New coalition aims to prepare for the workforce of the future

The National Restaurant Association has taken on expanded leadership roles in the Emma Coalition to help prepare for changes brought by emerging technologies.
Photograph courtesy of the National Restaurant Association

Artificial intelligence, robotics and other emerging technologies are beginning to change the way restaurant businesses operate—and the impact on the U.S. workforce isn’t far off.The so-called technology-induced displacement of employees (TIDE) will mean a big evolution in how employers train, how employees adapt and compete and how policymakers write labor laws, experts say.

The National Restaurant Association in May took on expanded leadership roles in the Emma Coalition to help prepare for the changes. The nonpartisan group aims to bring together small and large American businesses across industries, labor representatives, academic experts and others to advocate for ways that today’s employees and employers can evolve and adapt together as more technologies enter the market.

A chief aim of the group is to encourage Congress to take a new approach to workforce education and policy. “Government, industry and policymakers all have an opportunity to examine TIDE issues today, and forge consensus around policies that can help us prepare in advance for the technology and workforce of the future,” said the Association’s Vice President of Public Policy Shannon Meade, who serves as the coalition’s executive director.

With a workforce of 15.3 million, “the restaurant industry is at the epicenter of this dramatic transformation,” Meade said. “We are excited to help lead this conversation.”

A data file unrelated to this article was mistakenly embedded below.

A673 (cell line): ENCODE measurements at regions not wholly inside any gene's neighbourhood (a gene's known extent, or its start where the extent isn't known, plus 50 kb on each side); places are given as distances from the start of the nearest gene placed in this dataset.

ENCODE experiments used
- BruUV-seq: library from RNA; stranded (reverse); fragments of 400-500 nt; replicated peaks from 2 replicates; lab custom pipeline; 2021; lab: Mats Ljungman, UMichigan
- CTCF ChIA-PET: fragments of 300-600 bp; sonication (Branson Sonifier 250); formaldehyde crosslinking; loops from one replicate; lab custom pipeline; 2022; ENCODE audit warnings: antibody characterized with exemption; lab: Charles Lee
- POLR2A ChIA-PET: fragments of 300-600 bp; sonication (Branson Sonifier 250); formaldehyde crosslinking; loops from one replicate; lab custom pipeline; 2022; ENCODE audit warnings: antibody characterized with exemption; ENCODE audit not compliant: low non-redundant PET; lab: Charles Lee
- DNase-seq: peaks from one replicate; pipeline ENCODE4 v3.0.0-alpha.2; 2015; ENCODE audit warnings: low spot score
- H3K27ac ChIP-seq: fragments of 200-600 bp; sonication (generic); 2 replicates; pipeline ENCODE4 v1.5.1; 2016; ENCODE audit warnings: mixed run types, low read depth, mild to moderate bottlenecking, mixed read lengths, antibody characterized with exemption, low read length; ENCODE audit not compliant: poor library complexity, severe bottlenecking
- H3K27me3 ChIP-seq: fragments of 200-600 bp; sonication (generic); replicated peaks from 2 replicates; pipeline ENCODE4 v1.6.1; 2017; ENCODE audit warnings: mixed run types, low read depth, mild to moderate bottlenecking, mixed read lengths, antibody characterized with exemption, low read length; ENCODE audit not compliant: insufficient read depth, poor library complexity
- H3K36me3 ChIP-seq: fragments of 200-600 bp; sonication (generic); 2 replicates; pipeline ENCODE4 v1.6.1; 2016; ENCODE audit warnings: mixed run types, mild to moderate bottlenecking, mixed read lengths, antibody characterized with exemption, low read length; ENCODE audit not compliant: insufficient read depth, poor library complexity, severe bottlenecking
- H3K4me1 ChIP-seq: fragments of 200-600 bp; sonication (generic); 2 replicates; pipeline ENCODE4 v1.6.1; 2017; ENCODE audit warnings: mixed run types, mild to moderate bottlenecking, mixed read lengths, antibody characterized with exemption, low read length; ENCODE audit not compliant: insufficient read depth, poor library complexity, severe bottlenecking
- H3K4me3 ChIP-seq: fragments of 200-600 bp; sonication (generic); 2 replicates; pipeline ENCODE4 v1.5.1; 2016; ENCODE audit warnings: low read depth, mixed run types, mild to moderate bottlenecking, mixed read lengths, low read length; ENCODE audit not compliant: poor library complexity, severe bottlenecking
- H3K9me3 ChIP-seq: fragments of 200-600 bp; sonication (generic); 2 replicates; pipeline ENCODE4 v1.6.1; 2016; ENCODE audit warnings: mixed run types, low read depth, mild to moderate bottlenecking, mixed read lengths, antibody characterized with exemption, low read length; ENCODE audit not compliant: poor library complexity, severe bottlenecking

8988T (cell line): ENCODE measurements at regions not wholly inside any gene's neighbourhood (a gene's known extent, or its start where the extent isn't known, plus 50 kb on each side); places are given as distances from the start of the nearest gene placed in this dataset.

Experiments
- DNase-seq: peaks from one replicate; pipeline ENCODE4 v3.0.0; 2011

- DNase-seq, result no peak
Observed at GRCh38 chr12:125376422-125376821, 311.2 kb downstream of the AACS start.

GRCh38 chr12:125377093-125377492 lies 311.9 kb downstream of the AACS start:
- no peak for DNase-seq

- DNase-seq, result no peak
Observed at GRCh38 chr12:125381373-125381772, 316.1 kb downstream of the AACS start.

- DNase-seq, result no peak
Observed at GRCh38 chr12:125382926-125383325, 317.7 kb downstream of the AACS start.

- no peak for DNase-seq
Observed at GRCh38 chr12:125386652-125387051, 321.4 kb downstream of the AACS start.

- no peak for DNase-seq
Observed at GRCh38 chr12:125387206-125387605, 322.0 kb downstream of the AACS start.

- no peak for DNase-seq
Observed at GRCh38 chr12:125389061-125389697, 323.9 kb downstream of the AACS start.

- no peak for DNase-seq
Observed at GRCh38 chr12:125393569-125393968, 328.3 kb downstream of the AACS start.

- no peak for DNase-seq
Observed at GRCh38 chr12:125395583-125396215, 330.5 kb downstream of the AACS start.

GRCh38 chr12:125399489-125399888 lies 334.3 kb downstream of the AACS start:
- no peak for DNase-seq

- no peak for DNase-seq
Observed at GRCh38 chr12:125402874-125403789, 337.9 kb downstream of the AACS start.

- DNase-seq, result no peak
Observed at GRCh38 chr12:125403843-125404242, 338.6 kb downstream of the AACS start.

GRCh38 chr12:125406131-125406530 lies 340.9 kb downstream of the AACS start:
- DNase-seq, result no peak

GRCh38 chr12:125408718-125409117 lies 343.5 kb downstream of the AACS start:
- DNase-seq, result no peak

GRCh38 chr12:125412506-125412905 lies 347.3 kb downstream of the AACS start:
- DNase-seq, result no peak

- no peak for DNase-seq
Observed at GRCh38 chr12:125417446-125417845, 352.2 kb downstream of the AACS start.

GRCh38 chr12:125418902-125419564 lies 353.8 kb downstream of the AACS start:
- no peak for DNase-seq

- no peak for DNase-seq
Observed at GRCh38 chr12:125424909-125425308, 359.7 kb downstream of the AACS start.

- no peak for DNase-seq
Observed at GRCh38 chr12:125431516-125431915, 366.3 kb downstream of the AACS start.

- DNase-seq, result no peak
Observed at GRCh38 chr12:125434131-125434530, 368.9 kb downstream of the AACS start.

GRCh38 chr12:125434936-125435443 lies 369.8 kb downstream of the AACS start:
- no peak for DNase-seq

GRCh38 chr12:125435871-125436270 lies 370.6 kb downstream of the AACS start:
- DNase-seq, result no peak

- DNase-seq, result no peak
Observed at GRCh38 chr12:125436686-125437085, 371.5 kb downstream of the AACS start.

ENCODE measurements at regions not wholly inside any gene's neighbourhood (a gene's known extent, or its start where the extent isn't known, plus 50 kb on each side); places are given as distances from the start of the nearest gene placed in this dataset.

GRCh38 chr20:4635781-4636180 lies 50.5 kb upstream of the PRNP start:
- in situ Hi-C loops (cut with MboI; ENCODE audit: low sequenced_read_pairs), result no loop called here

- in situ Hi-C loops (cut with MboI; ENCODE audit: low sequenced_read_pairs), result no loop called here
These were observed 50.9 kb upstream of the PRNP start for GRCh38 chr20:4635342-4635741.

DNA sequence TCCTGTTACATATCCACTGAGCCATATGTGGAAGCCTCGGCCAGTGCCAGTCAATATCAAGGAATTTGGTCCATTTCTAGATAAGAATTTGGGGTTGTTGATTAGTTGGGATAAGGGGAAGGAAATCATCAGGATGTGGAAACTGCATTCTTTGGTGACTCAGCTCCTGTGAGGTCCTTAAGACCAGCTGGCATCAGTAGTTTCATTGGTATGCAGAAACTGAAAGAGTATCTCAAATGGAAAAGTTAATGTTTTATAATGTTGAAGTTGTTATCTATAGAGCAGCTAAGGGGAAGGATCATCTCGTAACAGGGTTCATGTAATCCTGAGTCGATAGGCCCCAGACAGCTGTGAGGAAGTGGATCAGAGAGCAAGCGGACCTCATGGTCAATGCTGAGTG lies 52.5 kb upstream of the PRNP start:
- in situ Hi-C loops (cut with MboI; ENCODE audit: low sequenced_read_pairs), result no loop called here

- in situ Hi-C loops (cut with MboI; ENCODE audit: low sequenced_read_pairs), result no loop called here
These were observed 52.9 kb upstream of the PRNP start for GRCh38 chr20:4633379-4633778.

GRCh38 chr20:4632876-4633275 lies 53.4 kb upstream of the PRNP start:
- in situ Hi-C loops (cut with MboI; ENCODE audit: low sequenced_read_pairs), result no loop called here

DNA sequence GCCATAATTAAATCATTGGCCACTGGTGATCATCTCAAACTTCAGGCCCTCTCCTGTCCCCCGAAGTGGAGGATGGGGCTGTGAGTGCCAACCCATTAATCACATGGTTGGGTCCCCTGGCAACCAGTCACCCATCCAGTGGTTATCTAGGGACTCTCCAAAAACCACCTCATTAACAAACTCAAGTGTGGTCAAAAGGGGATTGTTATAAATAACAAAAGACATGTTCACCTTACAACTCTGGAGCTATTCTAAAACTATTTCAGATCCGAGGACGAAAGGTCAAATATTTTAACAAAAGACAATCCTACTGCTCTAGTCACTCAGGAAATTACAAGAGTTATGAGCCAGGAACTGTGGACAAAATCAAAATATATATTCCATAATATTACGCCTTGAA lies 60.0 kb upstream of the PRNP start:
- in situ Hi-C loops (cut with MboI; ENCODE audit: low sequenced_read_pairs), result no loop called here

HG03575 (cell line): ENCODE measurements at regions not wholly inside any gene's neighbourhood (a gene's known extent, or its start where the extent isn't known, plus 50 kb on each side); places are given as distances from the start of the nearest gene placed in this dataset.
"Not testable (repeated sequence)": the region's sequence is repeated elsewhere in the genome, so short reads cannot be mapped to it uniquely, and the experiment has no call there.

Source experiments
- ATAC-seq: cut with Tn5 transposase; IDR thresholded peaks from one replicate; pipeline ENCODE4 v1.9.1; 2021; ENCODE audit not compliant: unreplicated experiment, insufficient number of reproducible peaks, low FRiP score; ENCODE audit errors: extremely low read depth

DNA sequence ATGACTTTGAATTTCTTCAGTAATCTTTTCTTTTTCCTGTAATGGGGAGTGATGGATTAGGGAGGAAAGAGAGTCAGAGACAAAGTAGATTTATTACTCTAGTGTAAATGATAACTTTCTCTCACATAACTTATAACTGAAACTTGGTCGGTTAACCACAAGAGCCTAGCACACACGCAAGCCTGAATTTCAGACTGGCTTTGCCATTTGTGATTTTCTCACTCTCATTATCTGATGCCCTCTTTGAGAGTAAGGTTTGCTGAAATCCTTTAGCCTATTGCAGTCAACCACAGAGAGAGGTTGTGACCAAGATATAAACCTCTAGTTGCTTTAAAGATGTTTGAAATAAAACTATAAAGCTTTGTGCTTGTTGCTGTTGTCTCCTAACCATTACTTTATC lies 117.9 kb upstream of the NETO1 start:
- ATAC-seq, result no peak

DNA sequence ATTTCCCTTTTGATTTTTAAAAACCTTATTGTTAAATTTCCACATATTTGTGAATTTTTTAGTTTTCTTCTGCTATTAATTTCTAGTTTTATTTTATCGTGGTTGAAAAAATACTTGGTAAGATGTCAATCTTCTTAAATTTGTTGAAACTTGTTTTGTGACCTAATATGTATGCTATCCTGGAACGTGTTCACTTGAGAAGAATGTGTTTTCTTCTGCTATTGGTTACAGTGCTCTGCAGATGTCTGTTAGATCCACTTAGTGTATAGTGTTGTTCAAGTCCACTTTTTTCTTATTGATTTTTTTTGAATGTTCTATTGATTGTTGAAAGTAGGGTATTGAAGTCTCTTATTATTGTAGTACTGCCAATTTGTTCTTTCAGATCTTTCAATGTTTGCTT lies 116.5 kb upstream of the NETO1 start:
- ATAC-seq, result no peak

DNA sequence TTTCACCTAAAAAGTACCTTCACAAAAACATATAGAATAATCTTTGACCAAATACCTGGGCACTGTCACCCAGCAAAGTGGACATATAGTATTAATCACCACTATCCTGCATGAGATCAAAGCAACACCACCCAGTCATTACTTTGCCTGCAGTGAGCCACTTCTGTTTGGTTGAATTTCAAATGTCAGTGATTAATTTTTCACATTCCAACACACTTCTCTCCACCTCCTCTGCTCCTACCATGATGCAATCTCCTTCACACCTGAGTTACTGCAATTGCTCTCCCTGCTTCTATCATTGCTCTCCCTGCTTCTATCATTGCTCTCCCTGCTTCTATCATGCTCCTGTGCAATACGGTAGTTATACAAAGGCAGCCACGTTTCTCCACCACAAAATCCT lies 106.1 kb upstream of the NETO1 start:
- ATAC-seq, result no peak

The Association co-founded the coalition with Littler, the world’s largest employment and labor law practice representing management. Dawn Sweeney, president and CEO of the National Restaurant Association and its Educational Foundation, serves on the coalition’s board.

The coalition’s new report, “Automation & Artificial Intelligence: TIDE at the Tipping Point,” documents the pace of technology change and disruption as well as activities policymakers can take to address TIDE at local, state and federal levels. News reports often focus on negative implications of automation, but many economists have found automation leads to positive effects on the labor market, economic growth, reduced prices and increased demand.

Visit to learn more.

Members help make our journalism possible. Become a Restaurant Business member today and unlock exclusive benefits, including unlimited access to all of our content. Sign up here.


Exclusive Content


Struggling I Heart Mac and Cheese franchisees push back against their franchisor

Operators say most of them aren't making money and want a break on their royalties. But they also complain about receiving expired cheese from closed stores. "Don't send us moldy product."


In California, jobs are up, but traffic is down

The Bottom Line: Limited-service restaurants have not cut jobs in California, despite the $20 fast-food wage. But that doesn't mean it hasn't had an impact.


First-party catering emerges as a new frontier for restaurant tech

Tech Check: As catering booms, more tech companies are offering restaurants the tools to do it themselves.


More from our partners